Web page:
Row over fishing access gets ugly, as spat between ‘elite’ and ‘bogans’ takes to Facebook
One local said the owners “just need to fence it off like other landowners do”. (Supplied: Andrew Caddle )
A row is brewing between the new owners of a grazing property in Tasmania’s south and locals who are incensed over the closing of a public road to a popular fishing spot.
- The road being considered for closure is a public road, but runs through private land
- The landowners want the road closed because of ongoing problems with vandalism, burnouts and wood theft
- Access to the dam and boat ramp will still be possible from the western end
The new owners, a professional couple, bought the 1,000-hectare Mt Baines property near Colebrook in June 2017 for about $1.8 million.
They now want the Southern Midlands Council to close a public access road through their property to the north-eastern end of Craigbourne Dam because of repeated vandalism, trespass and wood theft.
The move has the support of police — but not of fishers like Andrew Caddle, who has been putting his boat in at that end of the dam for 16 years.
“This isn’t just about Craigbourne Dam or a local road,” he said.
“It’s about the rights of ordinary people being extinguished to satisfy the desires of an elite few.”
A user of Craigbourne Dam, near Colebrook, with a ‘hands off’ sign in their car window. (Facebook: Craigbourne Dam Access Under Threat)
Mr Caddle, who lives on nearby Hungry Flats Road, said during summer he would go down to the dam for a beer and fishes for redfin “which most people don’t regard very highly”.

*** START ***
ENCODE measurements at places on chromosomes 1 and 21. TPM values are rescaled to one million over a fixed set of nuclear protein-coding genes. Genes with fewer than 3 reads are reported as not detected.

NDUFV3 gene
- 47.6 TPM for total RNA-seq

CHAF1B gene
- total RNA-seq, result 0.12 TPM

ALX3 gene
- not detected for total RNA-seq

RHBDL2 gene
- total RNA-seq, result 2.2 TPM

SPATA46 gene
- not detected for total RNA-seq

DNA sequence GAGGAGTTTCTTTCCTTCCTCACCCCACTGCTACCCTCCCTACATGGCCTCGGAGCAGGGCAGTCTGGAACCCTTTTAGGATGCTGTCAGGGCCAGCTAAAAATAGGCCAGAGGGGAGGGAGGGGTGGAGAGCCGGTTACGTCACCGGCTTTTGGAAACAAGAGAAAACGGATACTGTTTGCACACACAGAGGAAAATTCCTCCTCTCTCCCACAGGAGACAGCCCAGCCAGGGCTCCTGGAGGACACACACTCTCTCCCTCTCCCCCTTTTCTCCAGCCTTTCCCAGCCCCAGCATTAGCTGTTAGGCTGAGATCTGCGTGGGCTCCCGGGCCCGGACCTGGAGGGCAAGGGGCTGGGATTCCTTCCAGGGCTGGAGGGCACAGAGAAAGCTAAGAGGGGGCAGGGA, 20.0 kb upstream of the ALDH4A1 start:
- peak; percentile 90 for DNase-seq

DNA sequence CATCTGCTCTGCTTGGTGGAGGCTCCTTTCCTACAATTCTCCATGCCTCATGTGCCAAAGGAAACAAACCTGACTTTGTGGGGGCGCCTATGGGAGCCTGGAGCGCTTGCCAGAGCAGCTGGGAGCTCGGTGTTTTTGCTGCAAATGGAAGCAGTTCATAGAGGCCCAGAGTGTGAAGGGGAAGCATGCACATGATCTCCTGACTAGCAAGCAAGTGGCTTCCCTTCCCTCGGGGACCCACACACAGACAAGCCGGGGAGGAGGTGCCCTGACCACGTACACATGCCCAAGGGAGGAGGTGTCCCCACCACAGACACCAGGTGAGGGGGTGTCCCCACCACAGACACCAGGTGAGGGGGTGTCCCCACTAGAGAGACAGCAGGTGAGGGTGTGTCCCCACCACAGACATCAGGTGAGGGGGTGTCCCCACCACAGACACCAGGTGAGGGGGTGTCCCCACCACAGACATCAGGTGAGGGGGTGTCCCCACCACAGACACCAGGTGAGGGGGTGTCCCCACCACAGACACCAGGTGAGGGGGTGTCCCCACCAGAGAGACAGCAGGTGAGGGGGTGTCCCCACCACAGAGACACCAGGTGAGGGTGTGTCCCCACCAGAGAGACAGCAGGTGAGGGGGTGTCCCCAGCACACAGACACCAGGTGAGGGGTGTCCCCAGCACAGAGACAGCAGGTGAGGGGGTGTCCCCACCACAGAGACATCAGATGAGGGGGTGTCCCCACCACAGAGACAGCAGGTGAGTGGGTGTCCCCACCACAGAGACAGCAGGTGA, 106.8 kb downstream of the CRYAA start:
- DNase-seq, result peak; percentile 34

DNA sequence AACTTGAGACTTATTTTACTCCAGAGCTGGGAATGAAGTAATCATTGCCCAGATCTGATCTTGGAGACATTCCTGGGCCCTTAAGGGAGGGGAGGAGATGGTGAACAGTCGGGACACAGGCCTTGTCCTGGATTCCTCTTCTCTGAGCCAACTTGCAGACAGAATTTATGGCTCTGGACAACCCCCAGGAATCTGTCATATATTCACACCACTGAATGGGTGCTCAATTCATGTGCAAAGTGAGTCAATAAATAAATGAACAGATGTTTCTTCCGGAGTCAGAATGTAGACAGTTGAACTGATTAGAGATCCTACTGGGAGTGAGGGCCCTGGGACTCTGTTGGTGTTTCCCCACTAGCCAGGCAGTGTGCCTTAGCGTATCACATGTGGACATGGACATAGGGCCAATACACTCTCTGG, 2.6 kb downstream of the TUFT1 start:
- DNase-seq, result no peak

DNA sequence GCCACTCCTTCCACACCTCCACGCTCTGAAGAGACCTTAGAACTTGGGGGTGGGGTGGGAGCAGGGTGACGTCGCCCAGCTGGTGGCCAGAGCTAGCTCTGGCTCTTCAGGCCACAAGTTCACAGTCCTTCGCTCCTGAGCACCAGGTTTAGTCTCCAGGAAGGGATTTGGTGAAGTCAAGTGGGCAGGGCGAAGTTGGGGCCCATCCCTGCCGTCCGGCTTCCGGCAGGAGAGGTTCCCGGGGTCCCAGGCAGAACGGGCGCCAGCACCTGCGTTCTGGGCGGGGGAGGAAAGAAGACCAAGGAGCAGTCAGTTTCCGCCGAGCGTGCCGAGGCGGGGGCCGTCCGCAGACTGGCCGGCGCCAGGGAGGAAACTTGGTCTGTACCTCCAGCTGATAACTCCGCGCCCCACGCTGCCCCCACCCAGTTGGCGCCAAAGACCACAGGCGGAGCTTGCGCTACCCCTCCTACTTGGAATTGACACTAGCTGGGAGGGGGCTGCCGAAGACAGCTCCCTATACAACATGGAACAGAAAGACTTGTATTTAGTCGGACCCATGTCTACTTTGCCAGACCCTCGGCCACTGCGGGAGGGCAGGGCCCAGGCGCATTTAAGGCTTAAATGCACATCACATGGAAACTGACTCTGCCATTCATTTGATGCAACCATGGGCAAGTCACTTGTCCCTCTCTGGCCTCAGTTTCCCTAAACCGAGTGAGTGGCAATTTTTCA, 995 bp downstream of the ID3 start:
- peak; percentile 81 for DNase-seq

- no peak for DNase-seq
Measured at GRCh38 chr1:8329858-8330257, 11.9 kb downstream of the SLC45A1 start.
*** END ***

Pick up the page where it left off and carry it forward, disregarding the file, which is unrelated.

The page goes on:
“I’m a regular angler at the dam. It’s about 15 minutes from my gate. If that area is unavailable I’ll have to drive for half an hour, put my boat in and then if I want to fish at my favourite spot, I’ll have to motor all the way up at five knots before I can even start.”
Mr Caddle is running a social media campaign opposing the closure and has urged others to write to the Southern Midlands Council.
“I’m a person of fairly limited means and it’s the only fishery close to my home that I can enjoy without incurring much expense,” he said.
New mayor Alex Green said he has been taken aback by the level of public concern.
“I’ve received about 20 emails and a large number of phone calls about it,” he said.
“People have really opened my eyes to the various recreational uses it’s put to that I wasn’t aware of.
“Saying that though, it’s not a council proposal, we’re asking people to tell us what they think about it.”
‘The thing I know about bogans is they’re lazy’
On the Facebook page of those opposing the closure, some of the comments go beyond polite disapproval.
Bill posted: “I’d like to have a little one-on-one with this joker”.
“If you are reading this bloke, have a bloody good look at yourself. You must lead a sad existence.”
“This kind of attitude is the exact reason why access will be removed. This is private land and access to it is a privilege, not a right,” Nathan Myers responded.
Andrew Caddle says the eastern end of the dam is more sheltered and a perfect spot for fishing (Supplied: Andrew Caddle )
Mr Caddle said he was appalled that hundreds of people were being punished for the actions of a few, and suggested the landowners fence their property on either side of the road instead of cutting access completely.
“The thing I know about bogans is they’re lazy,” he said. “They just need to fence it off like other landowners do and you’ll keep them out.”
Tasmania Police said there had been reports of trespassing “and vehicles doing burn-outs in the area” but ultimately it was a local government matter.
Council documents suggest Inland Fisheries supports continued access, with access guaranteed by the government of the day when it was built in 1986, with the agency of the view it should be maintained.
The new owners have been contacted for comment.
The public can make submissions to the council until December 17.